Two show-stealing young women so talented they eclipse their movies’ bookish leads.

Who Should Win: Florence Pugh – Little Women

Little Women purports to tell the tale of Jo March (Saoirse Ronan), a young American writer post-Civil War who ushers in a new genre of literature detailing domestic struggles. In actuality, Little Women tells the story of Jo’s younger sister, Amy (Florence Pugh), who spends her life living in Jo’s shadow.

Amy, a talented artist in her own right, is consumed by jealousy early on when a local boy, Laurie (Timothée Chalamet), falls in love with her sister. As time progresses, Laurie eventually succumbs to Amy’s charms, but is unable to keep her from feeling like a second-choice partner.

Although the audience is left to wonder why Amy is a second-choice. Through the film, while Amy is younger than Jo, she is shown to be livelier, more outgoing, similarly talented, and more decisive. Amy approaches every situation with enthusiasm, motivation, and a clear goal in mind. Ultimately, she’s a determined character, and a perfect foil to the indecisive, unmotivated, detached Jo.

More than a foil, Amy begins the movie nearly as a villain. An early scene shows Amy burning Jo’s notes, kickstarting a long period of writer’s block that lasts into adulthood. Several years later, Amy is shown as cold and chastising to Laurie, whose portrayal early on is that of a sweet, nearly flawless young man.

As the movie progresses, it shows more of Amy’s side of the story, eventually nearly side-lining Jo. In her place, we see Amy grow into a stronger character with pronounced thoughts on society, art, and her own place in the world. Amy is a woman with grander ambitions, more drive, and a bigger personality than Jo, who nevertheless is seen by the characters around her as somehow less than her sister. While those around her might underestimate Amy, Pugh’s performance can’t be understated, and her scenes are easily the most exciting in the movie.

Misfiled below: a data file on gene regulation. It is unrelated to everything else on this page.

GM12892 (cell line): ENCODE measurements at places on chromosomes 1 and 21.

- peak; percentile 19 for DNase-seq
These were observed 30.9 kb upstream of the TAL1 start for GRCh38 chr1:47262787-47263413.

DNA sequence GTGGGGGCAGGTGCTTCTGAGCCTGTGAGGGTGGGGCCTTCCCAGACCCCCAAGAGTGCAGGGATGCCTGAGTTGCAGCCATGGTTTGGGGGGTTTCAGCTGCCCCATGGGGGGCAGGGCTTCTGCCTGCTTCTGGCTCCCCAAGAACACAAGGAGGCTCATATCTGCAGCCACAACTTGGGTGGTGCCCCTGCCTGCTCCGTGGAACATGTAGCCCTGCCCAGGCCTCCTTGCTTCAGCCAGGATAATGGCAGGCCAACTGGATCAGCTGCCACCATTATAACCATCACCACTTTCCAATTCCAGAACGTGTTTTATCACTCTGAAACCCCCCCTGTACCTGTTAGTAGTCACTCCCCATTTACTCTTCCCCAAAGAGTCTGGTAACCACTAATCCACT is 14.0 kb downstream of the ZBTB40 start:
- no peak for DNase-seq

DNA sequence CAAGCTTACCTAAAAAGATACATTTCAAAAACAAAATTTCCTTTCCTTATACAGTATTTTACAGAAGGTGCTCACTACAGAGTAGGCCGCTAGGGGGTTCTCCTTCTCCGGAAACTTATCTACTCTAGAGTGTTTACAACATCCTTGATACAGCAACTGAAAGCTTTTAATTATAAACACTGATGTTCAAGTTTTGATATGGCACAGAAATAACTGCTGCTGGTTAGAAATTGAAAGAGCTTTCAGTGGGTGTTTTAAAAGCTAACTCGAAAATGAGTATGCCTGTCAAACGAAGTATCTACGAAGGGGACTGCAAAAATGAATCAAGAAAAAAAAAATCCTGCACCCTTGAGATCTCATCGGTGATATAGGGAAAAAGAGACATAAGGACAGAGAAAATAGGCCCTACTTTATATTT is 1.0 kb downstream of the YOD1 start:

Pugh exploded into Hollywood this year, starring in Fighting With My Family and Midsommar. While Pugh impressed in 2019 with two lead roles, her one supporting role might net her the film industry’s highest honour.

Who Got Snubbed: Billie Lourd – Booksmart

Olivia Wilde’s teen comedy Booksmart is Superbad for a new generation. Far from being a rehash, however, Booksmart treats all its characters – even the minor ones – with the utmost respect. Among these, the standout is Gigi (Billie Lourd), a dangerously eccentric senior with an addiction to attention and penchant for being in the right place at the weirdest time.

Booksmart is a movie about friendship and acceptance, and Lourd’s character embodies this theme perfectly, all while maintaining the comical nature of the movie. Gigi’s introduction paints her as a boilerplate popular girl as she rides into school atop her rich friend’s hot rod. Later interactions with the main characters begin to show Gigi’s quirks, as she randomly and unceremoniously appears at every party they visit throughout the night. One notable scene sees Gigi jump off a yacht after thinking she’s been caught with drugs (which she never had in the first place), only for her to reappear minutes later at a new venue across town, completely dry and acting as if she’d been there the whole night.

Gigi is a character with only one friend and a confusing personality. Initially, she seems easy to write off as a one-scene joke character. However, not only does Lourd’s character return; she ends up as a guide for the main characters, encountering and escorting them through multiple house parties, always managing to impart some bizarre wisdom upon them before they leave.

Gigi is a larger-than-life character who steals every scene she’s in as she single-mindedly chases a series of absurd, seemingly random goals. At the same time, Lourd infuses Gigi with a subtle sadness, creating a character who is both impossible to ignore, and brutally lonely. Most importantly, she’s incredibly entertaining and a huge delight to watch.

Billie Lourd is best known as Carrie Fisher’s daughter, and a guest character in the latest Star Wars movies. Booksmart – only her second film role outside of Star Wars – shows that she’s more than a name-drop, as Lourd plays one of 2019’s most memorable characters. While it’s a shame she received no awards nods for the role, it’s exciting to think about what she might do next.

Other Notable Snubs: Park So-dam, Parasite; Adèle Haenel, Portrait of a Lady on Fire; Mindy Kaling, Late Night